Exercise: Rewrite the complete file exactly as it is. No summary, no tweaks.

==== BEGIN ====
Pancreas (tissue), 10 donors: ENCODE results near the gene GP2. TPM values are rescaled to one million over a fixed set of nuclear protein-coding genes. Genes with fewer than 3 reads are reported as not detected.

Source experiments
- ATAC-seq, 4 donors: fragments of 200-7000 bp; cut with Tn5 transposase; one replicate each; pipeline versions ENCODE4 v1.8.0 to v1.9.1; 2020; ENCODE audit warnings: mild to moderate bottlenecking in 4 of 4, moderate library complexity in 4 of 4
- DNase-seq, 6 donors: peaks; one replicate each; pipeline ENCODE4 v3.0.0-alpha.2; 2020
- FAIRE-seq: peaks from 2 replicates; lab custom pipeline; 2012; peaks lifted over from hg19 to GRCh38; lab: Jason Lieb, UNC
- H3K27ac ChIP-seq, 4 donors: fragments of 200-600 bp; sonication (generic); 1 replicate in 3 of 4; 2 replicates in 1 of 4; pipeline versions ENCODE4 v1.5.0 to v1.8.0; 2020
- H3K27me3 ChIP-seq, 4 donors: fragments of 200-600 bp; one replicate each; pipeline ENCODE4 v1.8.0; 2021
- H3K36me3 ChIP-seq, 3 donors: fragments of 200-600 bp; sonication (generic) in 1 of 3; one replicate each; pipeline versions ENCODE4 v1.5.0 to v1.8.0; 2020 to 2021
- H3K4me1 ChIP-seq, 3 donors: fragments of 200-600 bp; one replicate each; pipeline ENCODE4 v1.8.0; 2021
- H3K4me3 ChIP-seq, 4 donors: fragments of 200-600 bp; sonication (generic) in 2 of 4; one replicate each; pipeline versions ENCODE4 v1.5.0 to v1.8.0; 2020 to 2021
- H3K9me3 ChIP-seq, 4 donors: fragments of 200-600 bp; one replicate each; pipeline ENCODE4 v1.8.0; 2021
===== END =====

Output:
Pancreas (tissue), 10 donors: ENCODE results near the gene GP2. TPM values are rescaled to one million over a fixed set of nuclear protein-coding genes. Genes with fewer than 3 reads are reported as not detected.

Source experiments
- ATAC-seq, 4 donors: fragments of 200-7000 bp; cut with Tn5 transposase; one replicate each; pipeline versions ENCODE4 v1.8.0 to v1.9.1; 2020; ENCODE audit warnings: mild to moderate bottlenecking in 4 of 4, moderate library complexity in 4 of 4
- DNase-seq, 6 donors: peaks; one replicate each; pipeline ENCODE4 v3.0.0-alpha.2; 2020
- FAIRE-seq: peaks from 2 replicates; lab custom pipeline; 2012; peaks lifted over from hg19 to GRCh38; lab: Jason Lieb, UNC
- H3K27ac ChIP-seq, 4 donors: fragments of 200-600 bp; sonication (generic); 1 replicate in 3 of 4; 2 replicates in 1 of 4; pipeline versions ENCODE4 v1.5.0 to v1.8.0; 2020
- H3K27me3 ChIP-seq, 4 donors: fragments of 200-600 bp; one replicate each; pipeline ENCODE4 v1.8.0; 2021
- H3K36me3 ChIP-seq, 3 donors: fragments of 200-600 bp; sonication (generic) in 1 of 3; one replicate each; pipeline versions ENCODE4 v1.5.0 to v1.8.0; 2020 to 2021
- H3K4me1 ChIP-seq, 3 donors: fragments of 200-600 bp; one replicate each; pipeline ENCODE4 v1.8.0; 2021
- H3K4me3 ChIP-seq, 4 donors: fragments of 200-600 bp; sonication (generic) in 2 of 4; one replicate each; pipeline versions ENCODE4 v1.5.0 to v1.8.0; 2020 to 2021
- H3K9me3 ChIP-seq, 4 donors: fragments of 200-600 bp; one replicate each; pipeline ENCODE4 v1.8.0; 2021